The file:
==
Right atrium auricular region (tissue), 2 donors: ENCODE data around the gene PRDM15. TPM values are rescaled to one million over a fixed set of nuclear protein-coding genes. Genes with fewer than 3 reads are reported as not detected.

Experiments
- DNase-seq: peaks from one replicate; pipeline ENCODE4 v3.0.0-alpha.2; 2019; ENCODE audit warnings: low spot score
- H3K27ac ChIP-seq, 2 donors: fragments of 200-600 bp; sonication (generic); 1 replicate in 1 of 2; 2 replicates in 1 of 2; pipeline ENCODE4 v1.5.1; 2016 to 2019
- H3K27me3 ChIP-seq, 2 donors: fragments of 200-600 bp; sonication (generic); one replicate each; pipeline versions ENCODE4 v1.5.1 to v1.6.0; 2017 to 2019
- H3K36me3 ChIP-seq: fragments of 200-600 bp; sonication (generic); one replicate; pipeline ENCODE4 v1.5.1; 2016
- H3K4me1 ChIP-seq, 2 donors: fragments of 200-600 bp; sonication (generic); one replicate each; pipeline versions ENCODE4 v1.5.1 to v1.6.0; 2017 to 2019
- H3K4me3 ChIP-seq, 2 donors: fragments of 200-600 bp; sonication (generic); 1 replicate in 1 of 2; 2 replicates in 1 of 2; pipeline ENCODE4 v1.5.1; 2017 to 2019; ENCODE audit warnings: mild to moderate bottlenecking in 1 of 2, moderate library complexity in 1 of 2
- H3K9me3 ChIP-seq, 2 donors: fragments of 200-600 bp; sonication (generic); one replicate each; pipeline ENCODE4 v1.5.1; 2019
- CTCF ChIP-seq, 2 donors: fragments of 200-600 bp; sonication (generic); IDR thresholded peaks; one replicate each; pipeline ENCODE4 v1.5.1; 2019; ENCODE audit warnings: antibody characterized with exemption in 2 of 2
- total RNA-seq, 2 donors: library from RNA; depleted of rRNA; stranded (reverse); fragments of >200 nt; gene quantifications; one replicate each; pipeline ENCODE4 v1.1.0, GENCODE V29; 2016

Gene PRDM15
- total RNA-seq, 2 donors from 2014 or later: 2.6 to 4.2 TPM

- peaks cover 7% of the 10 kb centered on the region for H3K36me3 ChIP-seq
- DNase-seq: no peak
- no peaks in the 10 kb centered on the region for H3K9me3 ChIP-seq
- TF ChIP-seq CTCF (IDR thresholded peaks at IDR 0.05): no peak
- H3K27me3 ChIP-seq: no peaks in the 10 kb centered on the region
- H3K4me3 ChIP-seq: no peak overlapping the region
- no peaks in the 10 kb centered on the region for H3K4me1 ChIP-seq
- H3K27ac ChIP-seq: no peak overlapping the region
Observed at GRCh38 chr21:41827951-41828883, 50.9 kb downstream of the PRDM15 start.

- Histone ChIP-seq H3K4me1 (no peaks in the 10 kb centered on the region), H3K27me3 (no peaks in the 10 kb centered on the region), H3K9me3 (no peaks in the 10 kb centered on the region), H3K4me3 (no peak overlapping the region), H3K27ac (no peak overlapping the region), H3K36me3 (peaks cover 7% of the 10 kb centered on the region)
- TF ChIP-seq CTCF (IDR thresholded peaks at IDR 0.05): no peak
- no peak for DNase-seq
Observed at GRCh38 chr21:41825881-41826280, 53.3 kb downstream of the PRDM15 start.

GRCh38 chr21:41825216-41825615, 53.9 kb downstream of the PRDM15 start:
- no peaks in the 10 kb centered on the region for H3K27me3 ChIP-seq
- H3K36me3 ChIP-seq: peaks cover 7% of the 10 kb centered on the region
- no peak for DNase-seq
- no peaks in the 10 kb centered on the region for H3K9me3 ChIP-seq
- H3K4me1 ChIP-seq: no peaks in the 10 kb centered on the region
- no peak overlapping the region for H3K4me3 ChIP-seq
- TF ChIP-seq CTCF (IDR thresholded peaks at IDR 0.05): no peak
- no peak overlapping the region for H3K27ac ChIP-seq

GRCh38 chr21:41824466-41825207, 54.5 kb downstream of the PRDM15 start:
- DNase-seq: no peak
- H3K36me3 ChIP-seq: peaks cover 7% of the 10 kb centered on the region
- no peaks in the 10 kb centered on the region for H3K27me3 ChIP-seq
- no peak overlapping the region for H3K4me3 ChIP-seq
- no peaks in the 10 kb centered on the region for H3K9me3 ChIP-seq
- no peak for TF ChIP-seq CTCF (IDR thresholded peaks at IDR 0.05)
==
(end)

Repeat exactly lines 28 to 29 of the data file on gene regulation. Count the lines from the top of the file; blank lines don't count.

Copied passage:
- no peaks in the 10 kb centered on the region for H3K27me3 ChIP-seq
- H3K36me3 ChIP-seq: peaks cover 7% of the 10 kb centered on the region